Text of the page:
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Leading independent research and advisory firm, Financial Insights, an IDC company, today announced the release of a new report on Standard Chartered’s transformation of its Transaction Banking Group. While analysts and industry observers pour over the financial results of banks like Standard Chartered and look closely at the wholesale banking numbers, little attention is given to an important line of business: transaction banking. This is an oversight since it is a rapidly growing line of business in Asia/Pacific and Standard Chartered’s recent acquisitions in the region are intended to further support this growth.
“The drive to expand and stay ahead of aggressive competition has driven many of Asia’s leading corporates to look to their banks as a source of competitive differentiation,” says Douglas A. Jaffe, research director, Financial Insights Asia/Pacific. “The challenge, however, is to find banks that can credibly provide both domestic and cross-border services in these emerging economies, and while this list is growing; today, it only includes a select group of financial institutions.”
Sustained economic growth in Asia/Pacific has created an emerging class of corporates and financial institutions that are no longer content to remain wedded to their own domestic markets. As ambitions increase, so too does the need for sophisticated banking and advisory services. Many of the largest Asian names are familiar to international investors, but most are small by global standards. However, they are growing rapidly and moving cross-border in search of growth opportunities. This makes them prime candidates for a range of banking services including cash and liquidity management, payments, and trade services.
A new dynamic that is helping spur renewed interest in these traditional banking services is the increasing importance of new trading corridors. Asia and OECD country trade remains strong, but the growth of intra-Asia, Asia-Middle East, and Asia-Africa activity is driving new requirements that banks must fulfill if they wish to remain relevant. Moreover, the growing sophistication of the physical supply chain – innovation driven by better processes and technology, for example – has forced banks to improve their own offerings and move towards the provision of integrated financial supply chain services.
As a leading cross-border bank with a strong domestic presence in a number of key Asian markets, Standard Chartered is very well positioned in the region. It is therefore instructive to look at how this bank is transforming itself, both as an indication of where future transaction banking opportunities lie, but also as a proxy for how Asia as a whole is developing.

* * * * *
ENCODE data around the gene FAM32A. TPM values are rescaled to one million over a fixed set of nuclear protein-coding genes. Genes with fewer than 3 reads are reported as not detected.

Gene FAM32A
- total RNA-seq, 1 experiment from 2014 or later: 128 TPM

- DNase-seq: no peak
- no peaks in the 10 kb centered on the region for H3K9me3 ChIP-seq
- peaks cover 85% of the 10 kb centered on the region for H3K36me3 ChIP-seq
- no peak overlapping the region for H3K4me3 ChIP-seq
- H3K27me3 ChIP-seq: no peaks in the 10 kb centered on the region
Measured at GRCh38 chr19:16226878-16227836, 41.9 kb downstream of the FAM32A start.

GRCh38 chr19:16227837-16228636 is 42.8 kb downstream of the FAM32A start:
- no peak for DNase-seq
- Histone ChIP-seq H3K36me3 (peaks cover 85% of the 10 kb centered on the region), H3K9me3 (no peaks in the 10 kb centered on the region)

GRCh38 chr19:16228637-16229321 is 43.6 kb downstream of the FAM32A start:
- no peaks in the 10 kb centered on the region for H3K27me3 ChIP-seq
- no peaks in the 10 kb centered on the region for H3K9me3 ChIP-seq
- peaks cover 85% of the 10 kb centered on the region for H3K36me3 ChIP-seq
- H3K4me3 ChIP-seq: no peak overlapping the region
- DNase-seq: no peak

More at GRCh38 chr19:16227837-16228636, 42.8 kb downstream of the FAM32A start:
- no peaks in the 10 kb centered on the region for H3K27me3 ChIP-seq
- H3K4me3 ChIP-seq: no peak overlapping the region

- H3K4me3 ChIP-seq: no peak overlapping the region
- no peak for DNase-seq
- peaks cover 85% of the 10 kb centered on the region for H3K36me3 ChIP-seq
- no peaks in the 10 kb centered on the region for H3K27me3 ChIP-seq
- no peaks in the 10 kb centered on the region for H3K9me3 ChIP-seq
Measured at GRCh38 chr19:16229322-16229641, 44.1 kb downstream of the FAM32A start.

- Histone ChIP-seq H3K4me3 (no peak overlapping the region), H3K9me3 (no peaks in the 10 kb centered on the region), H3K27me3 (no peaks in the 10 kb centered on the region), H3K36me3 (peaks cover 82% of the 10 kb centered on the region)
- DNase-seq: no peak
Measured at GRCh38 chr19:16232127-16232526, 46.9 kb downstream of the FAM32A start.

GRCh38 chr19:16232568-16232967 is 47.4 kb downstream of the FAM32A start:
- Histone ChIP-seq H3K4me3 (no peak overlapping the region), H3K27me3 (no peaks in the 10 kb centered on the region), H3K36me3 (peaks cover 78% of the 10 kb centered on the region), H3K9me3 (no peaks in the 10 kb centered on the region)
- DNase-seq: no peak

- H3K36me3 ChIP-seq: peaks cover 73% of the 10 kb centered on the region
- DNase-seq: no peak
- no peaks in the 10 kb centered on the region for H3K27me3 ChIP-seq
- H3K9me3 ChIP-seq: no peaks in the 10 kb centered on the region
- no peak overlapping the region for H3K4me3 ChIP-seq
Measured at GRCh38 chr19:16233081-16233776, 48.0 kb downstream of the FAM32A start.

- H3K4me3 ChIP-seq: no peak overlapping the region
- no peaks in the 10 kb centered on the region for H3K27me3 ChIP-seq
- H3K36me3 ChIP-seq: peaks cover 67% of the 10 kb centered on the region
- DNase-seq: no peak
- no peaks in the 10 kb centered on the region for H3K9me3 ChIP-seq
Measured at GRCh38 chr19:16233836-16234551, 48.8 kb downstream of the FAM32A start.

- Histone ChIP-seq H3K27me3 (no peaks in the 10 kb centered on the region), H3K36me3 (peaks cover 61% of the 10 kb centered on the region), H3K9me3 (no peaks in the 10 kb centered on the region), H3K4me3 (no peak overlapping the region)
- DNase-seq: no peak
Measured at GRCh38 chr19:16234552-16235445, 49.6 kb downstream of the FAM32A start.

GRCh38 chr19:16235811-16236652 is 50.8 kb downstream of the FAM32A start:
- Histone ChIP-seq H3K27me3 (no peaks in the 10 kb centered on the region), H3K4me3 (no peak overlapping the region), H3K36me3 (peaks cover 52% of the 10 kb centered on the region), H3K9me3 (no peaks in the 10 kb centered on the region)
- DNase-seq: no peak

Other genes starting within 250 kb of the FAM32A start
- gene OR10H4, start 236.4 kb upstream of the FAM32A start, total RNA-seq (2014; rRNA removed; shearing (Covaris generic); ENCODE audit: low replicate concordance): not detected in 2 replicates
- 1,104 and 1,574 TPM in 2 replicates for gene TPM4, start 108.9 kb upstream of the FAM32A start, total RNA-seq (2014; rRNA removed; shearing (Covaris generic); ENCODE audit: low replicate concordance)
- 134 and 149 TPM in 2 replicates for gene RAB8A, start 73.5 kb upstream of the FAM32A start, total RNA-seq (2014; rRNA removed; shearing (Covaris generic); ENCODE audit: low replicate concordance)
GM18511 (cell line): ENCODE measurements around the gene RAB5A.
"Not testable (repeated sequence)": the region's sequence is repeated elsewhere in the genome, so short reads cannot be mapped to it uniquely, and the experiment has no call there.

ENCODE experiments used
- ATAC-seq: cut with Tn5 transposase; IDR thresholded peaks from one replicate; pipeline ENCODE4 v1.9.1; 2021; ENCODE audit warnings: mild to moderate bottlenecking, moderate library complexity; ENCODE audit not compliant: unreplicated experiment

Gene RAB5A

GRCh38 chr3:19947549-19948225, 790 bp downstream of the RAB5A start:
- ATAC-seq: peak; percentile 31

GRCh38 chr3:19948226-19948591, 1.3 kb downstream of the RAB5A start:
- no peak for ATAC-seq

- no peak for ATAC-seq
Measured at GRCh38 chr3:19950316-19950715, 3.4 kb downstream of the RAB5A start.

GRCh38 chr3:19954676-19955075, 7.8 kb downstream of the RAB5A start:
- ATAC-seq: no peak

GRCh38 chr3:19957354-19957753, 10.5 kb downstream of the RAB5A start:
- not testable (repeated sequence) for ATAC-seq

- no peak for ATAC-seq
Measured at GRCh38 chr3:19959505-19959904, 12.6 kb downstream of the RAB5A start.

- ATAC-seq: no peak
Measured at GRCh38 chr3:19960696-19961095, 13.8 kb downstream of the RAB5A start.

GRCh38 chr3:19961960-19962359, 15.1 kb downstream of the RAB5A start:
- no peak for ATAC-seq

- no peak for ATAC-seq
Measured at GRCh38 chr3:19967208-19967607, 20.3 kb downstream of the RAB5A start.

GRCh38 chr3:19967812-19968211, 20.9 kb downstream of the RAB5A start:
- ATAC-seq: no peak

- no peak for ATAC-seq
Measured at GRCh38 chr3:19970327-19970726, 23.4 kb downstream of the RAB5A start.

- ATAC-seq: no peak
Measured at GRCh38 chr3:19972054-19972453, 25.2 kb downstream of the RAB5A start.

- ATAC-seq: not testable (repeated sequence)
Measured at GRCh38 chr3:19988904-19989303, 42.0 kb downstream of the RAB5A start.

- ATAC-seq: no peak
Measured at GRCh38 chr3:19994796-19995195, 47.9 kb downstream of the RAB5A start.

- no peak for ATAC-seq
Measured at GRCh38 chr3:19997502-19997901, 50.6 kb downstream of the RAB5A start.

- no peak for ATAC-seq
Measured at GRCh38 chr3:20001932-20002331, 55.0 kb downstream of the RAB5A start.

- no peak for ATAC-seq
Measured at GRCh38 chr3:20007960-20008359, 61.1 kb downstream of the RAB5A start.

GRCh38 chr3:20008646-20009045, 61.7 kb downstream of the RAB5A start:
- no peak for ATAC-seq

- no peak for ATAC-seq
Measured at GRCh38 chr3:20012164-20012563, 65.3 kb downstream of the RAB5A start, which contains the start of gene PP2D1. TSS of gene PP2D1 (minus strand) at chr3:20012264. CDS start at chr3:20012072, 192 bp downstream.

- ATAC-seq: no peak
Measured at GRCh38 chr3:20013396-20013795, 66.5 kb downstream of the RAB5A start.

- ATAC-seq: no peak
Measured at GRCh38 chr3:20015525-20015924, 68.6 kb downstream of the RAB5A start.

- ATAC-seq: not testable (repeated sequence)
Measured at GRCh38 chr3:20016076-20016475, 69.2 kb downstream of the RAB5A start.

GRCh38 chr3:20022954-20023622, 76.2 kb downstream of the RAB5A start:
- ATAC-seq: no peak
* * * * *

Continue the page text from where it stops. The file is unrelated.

Early indications of the future benefits from this transformation can be seen in the bank’s recent numbers. The wholesale bank saw 28% YOY growth in income from 2005 (US$3.06B) to 2006 (US$3.92B).
A number of factors contributed to this growth, but a few specifics are worth highlighting:
• Segments – Business from commodity corporates grew 19%, global corporates grew 22%, financial institutions grew 27% and the local corporate segment saw growth of 24%.
• Products – Trade and lending grew 14%, cash management and custody grew 38% and the global markets business grew by 32%.
These growth figures are not unique to Standard Chartered and can be seen in the results of a select group of institutions that operate in the same high-growth economies. It should also be noted that the major profits for transaction banks still come from multinational corporations that operate across Asia/Pacific, but the contribution of the region’s emerging corporate class is increasing rapidly.
Transforming Transaction Banking
To address the business landscape of the future, banks like Standard Chartered are in the midst of major undertakings to transform their transaction banking organizations. These include acquisitions, new alliances and partnerships, and massive investments in people, product, processes and technology. What makes this all the more daunting is the reality of attempting comprehensive transformation in a high-growth environment. A loss of focus or insufficient resources could lead to serious problems and rapid erosion of market share.
The Future Is Uncertain
High growth markets do not in and of themselves make transaction banks like Standard Chartered succeed and a number of challenges remain. These include increasingly sophisticated and aggressive domestic banks, an immature fee culture, inefficient domestic payment and settlement systems, and a lack of finance talent in many Asian companies. The threat of a global slowdown is also a concern and there are political risks inherent in some of Asia’s most enticing emerging economies. Nevertheless, these are the markets of the future and this is driving aggressive global banks to stake their claims now.
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